From Road to Trail

November 10, 2017 /
Updated Nov 15, 2017

As I reflect on my past few years of running, an obvious trend emerges from the data. Each consecutive race moved me just beyond my old comfort zone. I started out only interested in the shortest and flattest courses, always looking to improve those splits. Now I consider a beautiful path with a heavy dose of tough love to be my only requirements.

I started running in Tucson, Arizona. The hot days mandated long runs start at 4am and speed work take place after the sun set. At the time, I never considered myself a “runner.” All of my friends were faster than me. As hard as I tried, I always seemed to be in the “slow” group.

I always try to tell new runners starting out not to compare yourself to other runners around you. From personal experience I know that it’s much easier said than done, but I wish I would have had someone there to tell me back then.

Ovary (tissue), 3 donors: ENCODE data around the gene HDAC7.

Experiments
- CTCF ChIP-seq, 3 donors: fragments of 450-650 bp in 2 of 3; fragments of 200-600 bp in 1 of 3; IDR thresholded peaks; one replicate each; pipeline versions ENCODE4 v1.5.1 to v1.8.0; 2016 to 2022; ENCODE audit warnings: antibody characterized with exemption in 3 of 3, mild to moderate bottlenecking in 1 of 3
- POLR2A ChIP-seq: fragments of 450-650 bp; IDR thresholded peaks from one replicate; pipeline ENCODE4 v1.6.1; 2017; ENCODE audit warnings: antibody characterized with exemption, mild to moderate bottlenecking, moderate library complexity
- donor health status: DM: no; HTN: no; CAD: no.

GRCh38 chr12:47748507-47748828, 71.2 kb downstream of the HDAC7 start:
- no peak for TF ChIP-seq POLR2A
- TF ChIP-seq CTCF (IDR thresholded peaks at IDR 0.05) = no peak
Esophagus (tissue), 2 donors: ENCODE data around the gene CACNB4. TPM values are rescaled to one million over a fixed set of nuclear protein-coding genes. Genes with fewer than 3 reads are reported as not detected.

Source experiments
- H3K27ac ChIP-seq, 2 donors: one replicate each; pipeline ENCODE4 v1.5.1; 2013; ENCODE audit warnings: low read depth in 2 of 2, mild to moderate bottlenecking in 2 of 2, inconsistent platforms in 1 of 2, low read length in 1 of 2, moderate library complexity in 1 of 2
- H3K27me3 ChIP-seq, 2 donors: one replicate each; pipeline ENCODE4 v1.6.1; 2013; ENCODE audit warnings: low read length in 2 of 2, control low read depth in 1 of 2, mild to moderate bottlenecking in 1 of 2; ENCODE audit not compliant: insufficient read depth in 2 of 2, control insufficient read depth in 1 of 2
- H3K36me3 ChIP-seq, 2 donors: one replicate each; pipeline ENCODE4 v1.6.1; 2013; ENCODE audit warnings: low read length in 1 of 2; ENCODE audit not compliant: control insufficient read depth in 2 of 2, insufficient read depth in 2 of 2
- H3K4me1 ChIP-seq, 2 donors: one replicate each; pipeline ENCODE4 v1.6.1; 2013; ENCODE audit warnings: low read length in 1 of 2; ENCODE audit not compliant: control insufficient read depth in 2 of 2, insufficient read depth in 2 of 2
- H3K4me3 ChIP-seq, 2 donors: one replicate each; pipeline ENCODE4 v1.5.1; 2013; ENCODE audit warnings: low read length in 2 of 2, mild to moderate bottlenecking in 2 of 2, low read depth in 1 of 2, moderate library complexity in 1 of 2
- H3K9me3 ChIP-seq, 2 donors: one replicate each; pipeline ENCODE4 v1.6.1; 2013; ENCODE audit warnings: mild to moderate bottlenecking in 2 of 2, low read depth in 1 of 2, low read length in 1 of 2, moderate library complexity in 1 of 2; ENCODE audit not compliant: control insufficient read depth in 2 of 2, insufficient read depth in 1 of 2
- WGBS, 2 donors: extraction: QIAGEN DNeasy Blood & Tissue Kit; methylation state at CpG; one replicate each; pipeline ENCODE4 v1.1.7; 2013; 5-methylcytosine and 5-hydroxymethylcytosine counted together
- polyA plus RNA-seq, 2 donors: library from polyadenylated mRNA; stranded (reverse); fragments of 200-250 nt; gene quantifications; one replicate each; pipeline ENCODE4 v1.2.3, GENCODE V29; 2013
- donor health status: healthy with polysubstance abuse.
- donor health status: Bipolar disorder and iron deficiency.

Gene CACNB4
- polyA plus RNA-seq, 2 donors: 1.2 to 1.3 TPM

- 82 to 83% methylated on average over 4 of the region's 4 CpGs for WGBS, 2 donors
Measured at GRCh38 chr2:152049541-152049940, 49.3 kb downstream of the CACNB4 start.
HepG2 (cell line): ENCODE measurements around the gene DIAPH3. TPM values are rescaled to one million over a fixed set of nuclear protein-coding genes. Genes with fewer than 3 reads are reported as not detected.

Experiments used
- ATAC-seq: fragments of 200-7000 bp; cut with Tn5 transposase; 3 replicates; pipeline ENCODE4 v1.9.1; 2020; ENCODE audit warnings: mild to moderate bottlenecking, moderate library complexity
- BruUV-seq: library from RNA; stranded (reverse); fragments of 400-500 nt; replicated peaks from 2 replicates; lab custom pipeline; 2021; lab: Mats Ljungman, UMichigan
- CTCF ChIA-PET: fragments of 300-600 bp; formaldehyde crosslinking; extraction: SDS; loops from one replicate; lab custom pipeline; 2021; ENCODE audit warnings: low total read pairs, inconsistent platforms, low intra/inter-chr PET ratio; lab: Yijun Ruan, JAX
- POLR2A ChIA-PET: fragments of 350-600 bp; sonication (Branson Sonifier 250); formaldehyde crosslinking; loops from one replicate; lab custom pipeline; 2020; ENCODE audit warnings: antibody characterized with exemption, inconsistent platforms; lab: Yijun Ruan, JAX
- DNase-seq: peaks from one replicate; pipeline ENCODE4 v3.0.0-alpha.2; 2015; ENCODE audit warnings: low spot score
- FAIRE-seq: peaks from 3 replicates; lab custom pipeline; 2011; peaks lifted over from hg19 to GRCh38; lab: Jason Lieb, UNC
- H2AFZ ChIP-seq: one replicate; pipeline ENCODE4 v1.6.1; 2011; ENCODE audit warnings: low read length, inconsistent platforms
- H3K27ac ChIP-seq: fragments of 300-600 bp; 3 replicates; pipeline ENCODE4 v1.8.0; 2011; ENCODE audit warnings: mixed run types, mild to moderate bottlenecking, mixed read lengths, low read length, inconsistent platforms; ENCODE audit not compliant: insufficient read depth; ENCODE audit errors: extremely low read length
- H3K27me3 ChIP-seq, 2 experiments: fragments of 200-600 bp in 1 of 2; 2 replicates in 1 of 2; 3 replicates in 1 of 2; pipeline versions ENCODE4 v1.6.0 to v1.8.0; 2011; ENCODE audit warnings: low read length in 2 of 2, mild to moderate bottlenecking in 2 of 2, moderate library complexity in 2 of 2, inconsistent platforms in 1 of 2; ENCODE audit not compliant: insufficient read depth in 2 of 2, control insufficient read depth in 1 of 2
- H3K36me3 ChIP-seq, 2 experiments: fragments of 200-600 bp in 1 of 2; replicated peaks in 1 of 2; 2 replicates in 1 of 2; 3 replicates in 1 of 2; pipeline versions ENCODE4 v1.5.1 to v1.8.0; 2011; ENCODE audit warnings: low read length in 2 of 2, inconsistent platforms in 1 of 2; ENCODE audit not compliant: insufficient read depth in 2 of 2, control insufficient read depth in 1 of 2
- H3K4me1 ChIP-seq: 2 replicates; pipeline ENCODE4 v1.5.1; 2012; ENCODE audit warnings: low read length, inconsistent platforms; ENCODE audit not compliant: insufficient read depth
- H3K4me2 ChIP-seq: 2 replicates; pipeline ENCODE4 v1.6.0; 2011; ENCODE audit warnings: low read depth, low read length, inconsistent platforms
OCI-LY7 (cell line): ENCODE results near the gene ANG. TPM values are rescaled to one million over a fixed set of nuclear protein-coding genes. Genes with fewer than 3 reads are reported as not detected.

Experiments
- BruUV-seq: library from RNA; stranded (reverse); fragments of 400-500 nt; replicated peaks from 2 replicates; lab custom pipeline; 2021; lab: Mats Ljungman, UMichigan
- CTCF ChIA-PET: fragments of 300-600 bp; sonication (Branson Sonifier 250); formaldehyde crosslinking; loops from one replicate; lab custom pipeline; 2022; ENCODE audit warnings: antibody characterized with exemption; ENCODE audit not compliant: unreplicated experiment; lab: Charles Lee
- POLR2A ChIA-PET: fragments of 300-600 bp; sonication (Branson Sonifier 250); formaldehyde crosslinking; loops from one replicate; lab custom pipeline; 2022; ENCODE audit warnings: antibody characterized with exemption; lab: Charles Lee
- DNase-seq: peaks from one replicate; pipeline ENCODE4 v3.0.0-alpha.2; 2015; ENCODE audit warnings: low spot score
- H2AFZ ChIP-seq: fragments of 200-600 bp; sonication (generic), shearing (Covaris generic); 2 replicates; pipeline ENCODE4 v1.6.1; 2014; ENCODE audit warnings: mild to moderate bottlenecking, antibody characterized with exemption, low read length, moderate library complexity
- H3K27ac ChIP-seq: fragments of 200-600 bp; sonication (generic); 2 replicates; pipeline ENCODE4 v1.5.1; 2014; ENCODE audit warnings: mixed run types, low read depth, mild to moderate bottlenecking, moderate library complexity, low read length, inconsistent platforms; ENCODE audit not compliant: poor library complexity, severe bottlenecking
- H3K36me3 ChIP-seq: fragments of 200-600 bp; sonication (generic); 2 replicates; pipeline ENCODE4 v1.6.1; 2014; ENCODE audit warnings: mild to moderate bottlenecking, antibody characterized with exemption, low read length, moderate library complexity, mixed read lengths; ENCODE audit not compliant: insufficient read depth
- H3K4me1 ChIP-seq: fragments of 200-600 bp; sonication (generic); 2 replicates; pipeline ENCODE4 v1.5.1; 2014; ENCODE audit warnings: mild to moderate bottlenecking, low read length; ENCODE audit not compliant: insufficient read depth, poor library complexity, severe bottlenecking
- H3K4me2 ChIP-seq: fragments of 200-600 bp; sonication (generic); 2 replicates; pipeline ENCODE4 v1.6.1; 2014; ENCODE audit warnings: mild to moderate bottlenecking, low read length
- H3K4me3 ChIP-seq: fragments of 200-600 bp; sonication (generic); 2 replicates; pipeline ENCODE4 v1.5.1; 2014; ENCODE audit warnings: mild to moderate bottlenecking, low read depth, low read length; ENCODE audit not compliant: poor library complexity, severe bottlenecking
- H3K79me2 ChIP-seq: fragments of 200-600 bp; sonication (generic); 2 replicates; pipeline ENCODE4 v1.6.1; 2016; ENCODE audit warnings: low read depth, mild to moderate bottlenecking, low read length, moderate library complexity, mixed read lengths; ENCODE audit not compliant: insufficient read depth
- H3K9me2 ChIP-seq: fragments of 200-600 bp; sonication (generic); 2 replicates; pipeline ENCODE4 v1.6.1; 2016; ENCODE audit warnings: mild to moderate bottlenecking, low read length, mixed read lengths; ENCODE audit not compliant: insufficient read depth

I moved and decided that I just wanted to race for fun. I ditched my watch and ran without GPS proof for almost 2 years. Somehow when I stopped caring about pace my times were dropping left and right. I ran the Central Ohio Brokeman’s half in 2015 and finished with a snazzy new PR of 1:43:44! No watch, just a steps counter. I actually didn’t even know what my PR was off of the top of my head anymore and had to look up results from my previous PR race. I asked myself: When was it ever going to be fast enough? Answer: Probably never. When I focused on my numbers I always wondered why they couldn’t be lower.

Since then I’ve shifted my focus to longer distances. Plain and simple, running is more fun when there’s mud and hills. How can you compare times across races when each presents its own unique challenge? That’s the best part of trail running for me.

So I’ve let go of pace and time despite being “in my prime.” I could care less. I have no desire to qualify for Boston. I’m not going to be the next breakout track star. I’m finding that running is easier to enjoy when you take what running gives you each day instead of calculating how much time you’ve banked and what mile splits you need to run to the finish (and don’t forget to repeat that process every mile when your watch beeps!). Math has never been fun anyway.